Neck pain and poor posture come from a myriad of problems, and looking down at your phone constantly may be one trigger. In her video, Doctor Jo, DPT and a licensed physical therapist, suggests a couple of neck stretches to help counter the effects of all that texting and reading Lifehacker on your phone.
We've already gone over the downsides of what constantly looking down at your phone does to your poor neck (hint. it's not pretty). But rather than telling you to stop using your phone, here is a neck-friendly way to hold your phone for texting and checking how many likes you got on Instagram.
When you bend your neck forward, over time the muscles in the front of your neck, shoulders and upper chest tighten up and tend to pull your shoulders and neck slightly forward, which altogether looks like bad posture. So Doctor Joe demonstrates a couple of stretches here:
- A chin tuck. Instead of pulling your neck toward your chest, try to make a double chin.
- Pull your shoulders back to help stretch those pecs. I also like this push-up-to-yoga-move combination and these back stretches.
- A variation of the chin tuck where you're lying on your back on the floor. Place a rolled up towel or shirt behind your neck for support and so that you can imagine you're "pushing" your neck muscles into the towel.
- An upper back stretch, where you begin lying on your stomach, with your chest supported by a pillow, and imagine raising your chest until you feel a stretch in your upper back. You should not be using your lower back here.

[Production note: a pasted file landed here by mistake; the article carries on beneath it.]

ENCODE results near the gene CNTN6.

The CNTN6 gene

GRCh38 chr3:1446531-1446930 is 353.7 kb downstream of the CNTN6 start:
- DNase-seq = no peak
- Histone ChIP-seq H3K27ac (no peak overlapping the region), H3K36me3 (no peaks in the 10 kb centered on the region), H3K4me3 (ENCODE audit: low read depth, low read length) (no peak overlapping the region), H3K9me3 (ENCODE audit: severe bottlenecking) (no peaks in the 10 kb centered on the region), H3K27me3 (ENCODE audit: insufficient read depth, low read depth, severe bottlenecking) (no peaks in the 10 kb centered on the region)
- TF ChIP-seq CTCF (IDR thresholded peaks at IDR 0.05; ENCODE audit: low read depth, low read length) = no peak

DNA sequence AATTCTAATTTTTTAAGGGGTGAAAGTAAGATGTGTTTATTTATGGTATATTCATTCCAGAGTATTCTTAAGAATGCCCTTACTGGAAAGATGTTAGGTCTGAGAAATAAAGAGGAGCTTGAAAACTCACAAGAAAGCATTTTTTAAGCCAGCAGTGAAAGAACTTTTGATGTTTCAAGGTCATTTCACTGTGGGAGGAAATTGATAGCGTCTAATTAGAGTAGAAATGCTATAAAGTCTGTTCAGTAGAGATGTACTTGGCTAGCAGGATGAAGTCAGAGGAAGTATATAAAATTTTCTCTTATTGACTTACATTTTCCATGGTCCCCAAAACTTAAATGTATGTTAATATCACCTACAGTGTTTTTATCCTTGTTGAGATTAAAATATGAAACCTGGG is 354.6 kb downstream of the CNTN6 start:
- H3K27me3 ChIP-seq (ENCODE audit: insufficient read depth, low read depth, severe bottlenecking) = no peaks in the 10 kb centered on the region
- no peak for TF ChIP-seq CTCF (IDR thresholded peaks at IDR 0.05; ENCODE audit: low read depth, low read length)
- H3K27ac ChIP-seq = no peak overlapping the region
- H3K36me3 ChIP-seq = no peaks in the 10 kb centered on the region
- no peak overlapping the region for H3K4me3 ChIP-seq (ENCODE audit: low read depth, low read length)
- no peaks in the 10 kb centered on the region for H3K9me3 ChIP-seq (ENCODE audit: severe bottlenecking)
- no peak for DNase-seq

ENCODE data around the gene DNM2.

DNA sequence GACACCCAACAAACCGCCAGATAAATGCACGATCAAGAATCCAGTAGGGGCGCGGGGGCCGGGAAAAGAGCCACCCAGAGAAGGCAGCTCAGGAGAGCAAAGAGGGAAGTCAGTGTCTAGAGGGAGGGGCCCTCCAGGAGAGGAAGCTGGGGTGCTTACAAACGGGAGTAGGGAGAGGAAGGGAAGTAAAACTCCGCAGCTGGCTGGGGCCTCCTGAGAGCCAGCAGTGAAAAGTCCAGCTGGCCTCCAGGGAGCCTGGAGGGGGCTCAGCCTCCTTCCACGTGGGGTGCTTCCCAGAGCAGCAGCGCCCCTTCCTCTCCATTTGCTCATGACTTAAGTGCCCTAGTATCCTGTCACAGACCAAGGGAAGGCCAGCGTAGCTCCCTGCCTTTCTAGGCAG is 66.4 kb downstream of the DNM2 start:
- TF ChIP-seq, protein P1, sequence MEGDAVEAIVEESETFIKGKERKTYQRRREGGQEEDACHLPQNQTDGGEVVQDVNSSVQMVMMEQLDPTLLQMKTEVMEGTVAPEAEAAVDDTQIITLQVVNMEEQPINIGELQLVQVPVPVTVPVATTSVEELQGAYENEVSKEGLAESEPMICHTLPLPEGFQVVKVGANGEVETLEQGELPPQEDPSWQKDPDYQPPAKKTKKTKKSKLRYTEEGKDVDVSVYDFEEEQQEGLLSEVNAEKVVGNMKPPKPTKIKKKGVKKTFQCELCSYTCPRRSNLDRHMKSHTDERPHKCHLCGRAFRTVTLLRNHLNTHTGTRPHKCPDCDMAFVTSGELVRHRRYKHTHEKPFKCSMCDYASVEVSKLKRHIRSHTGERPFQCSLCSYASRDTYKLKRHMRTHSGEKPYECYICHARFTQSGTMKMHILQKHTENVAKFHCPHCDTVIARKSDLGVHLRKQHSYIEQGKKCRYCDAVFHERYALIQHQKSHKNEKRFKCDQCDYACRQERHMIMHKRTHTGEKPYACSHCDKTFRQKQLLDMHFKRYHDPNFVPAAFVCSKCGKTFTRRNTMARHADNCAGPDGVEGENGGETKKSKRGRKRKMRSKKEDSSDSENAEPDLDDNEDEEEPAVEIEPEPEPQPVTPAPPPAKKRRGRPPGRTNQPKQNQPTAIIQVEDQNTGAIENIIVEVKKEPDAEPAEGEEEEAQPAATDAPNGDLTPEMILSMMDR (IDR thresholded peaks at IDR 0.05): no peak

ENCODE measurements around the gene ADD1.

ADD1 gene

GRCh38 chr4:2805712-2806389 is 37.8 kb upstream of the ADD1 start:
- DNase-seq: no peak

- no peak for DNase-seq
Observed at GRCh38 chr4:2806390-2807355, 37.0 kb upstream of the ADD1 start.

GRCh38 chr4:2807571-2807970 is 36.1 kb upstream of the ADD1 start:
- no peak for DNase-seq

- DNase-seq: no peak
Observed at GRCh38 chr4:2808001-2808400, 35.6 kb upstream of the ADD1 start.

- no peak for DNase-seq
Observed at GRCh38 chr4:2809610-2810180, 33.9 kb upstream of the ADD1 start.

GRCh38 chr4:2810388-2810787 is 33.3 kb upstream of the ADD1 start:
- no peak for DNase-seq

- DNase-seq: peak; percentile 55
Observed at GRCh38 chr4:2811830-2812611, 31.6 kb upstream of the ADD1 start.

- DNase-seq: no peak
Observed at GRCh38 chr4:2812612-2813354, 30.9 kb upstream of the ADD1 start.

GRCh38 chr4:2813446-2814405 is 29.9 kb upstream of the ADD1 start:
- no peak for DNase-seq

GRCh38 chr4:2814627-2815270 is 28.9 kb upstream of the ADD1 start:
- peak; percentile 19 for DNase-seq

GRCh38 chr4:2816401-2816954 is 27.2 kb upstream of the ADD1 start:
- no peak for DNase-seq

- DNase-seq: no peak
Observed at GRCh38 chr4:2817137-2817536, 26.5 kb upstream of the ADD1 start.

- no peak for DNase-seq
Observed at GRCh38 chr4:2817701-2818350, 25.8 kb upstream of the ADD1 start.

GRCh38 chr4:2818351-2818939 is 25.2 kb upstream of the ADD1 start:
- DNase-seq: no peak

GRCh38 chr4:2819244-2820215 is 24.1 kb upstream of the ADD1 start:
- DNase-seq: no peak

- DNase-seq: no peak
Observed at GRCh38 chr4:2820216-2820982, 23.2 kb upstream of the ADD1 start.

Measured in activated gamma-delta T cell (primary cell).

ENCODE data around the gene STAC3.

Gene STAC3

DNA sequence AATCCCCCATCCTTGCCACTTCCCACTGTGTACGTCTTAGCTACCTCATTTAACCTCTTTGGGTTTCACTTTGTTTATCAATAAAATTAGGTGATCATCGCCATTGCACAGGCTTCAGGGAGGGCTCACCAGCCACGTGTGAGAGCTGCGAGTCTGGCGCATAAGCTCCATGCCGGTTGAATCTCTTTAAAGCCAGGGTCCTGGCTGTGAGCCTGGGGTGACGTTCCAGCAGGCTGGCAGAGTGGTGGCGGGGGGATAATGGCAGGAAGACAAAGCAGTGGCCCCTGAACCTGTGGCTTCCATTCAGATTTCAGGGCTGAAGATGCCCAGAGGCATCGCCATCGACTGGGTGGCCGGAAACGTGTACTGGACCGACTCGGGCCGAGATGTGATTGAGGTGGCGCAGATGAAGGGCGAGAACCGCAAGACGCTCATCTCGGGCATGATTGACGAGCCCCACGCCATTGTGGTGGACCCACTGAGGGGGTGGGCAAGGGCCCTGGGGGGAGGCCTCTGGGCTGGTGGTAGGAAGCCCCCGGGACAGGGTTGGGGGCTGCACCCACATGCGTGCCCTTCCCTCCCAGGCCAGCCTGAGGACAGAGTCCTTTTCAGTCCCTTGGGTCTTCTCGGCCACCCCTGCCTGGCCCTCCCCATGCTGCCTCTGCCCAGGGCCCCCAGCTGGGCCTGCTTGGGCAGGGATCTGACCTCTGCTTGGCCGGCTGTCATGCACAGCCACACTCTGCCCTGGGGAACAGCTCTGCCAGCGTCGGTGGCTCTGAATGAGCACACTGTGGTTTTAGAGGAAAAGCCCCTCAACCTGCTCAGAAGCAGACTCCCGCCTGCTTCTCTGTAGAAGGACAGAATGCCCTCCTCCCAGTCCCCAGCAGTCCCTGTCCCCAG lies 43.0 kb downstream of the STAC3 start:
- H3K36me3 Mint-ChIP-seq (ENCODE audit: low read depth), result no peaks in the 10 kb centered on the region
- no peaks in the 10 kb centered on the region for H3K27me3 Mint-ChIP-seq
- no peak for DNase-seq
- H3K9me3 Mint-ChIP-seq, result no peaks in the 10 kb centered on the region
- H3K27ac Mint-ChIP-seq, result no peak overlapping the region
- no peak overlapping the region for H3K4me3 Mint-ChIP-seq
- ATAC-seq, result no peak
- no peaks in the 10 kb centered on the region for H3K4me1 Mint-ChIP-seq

I sit at a desk for hours and also love looking at Twitter on my phone, so it isn't surprising I struggle with tightness and general unpleasantness in my neck and shoulders, too. Then a while ago, I learned from Kate Galliett about a better way to look at and text on my phone to save my neck: I prop my elbows against my body for support and to hold my phone near eye level, which keeps me from cranking my neck forward. It's important to keep your neck as upright as possible, because every 2.5cm it comes forward places approximately 5kg of force on it. This video also shares a couple of great examples of how to text without killing your neck.
We talk about posture a lot, but good posture isn't something that some people just magically have. You learn to be more aware of what your body does and make a conscious effort to "fix it" whenever possible, and to stretch and be more active. I'm not perfect at always catching my own bad postural habits either, but when I can I try to quickly correct it.
Text Neck Pain Relief Stretches & Exercises [Ask Doctor Jo]